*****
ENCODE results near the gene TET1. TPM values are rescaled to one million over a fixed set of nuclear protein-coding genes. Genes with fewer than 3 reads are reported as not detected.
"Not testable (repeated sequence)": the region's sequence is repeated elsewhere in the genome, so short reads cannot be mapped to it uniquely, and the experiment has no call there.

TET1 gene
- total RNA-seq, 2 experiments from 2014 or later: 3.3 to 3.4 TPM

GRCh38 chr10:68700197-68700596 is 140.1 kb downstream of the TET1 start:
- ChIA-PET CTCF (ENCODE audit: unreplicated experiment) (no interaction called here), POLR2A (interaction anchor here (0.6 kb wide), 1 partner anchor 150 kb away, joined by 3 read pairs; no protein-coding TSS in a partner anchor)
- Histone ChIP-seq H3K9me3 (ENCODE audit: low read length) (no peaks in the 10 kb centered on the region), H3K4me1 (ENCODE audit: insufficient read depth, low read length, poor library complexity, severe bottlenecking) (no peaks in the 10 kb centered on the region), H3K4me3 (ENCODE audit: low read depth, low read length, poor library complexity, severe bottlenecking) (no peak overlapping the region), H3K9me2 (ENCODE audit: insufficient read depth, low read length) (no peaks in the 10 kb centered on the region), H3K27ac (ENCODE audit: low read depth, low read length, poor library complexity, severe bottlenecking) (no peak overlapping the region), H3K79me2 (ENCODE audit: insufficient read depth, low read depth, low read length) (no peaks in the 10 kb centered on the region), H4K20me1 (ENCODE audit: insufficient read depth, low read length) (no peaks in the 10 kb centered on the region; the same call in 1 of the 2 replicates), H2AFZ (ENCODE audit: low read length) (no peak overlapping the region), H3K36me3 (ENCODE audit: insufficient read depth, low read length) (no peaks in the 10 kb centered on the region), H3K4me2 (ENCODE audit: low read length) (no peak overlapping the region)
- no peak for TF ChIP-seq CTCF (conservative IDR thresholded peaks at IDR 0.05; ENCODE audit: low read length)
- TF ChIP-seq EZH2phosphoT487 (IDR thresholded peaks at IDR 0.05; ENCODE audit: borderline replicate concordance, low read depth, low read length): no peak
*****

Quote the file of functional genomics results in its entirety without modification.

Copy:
ENCODE results near the gene TET1. TPM values are rescaled to one million over a fixed set of nuclear protein-coding genes. Genes with fewer than 3 reads are reported as not detected.
"Not testable (repeated sequence)": the region's sequence is repeated elsewhere in the genome, so short reads cannot be mapped to it uniquely, and the experiment has no call there.

TET1 gene
- total RNA-seq, 2 experiments from 2014 or later: 3.3 to 3.4 TPM

GRCh38 chr10:68700197-68700596 is 140.1 kb downstream of the TET1 start:
- ChIA-PET CTCF (ENCODE audit: unreplicated experiment) (no interaction called here), POLR2A (interaction anchor here (0.6 kb wide), 1 partner anchor 150 kb away, joined by 3 read pairs; no protein-coding TSS in a partner anchor)
- Histone ChIP-seq H3K9me3 (ENCODE audit: low read length) (no peaks in the 10 kb centered on the region), H3K4me1 (ENCODE audit: insufficient read depth, low read length, poor library complexity, severe bottlenecking) (no peaks in the 10 kb centered on the region), H3K4me3 (ENCODE audit: low read depth, low read length, poor library complexity, severe bottlenecking) (no peak overlapping the region), H3K9me2 (ENCODE audit: insufficient read depth, low read length) (no peaks in the 10 kb centered on the region), H3K27ac (ENCODE audit: low read depth, low read length, poor library complexity, severe bottlenecking) (no peak overlapping the region), H3K79me2 (ENCODE audit: insufficient read depth, low read depth, low read length) (no peaks in the 10 kb centered on the region), H4K20me1 (ENCODE audit: insufficient read depth, low read length) (no peaks in the 10 kb centered on the region; the same call in 1 of the 2 replicates), H2AFZ (ENCODE audit: low read length) (no peak overlapping the region), H3K36me3 (ENCODE audit: insufficient read depth, low read length) (no peaks in the 10 kb centered on the region), H3K4me2 (ENCODE audit: low read length) (no peak overlapping the region)
- no peak for TF ChIP-seq CTCF (conservative IDR thresholded peaks at IDR 0.05; ENCODE audit: low read length)
- TF ChIP-seq EZH2phosphoT487 (IDR thresholded peaks at IDR 0.05; ENCODE audit: borderline replicate concordance, low read depth, low read length): no peak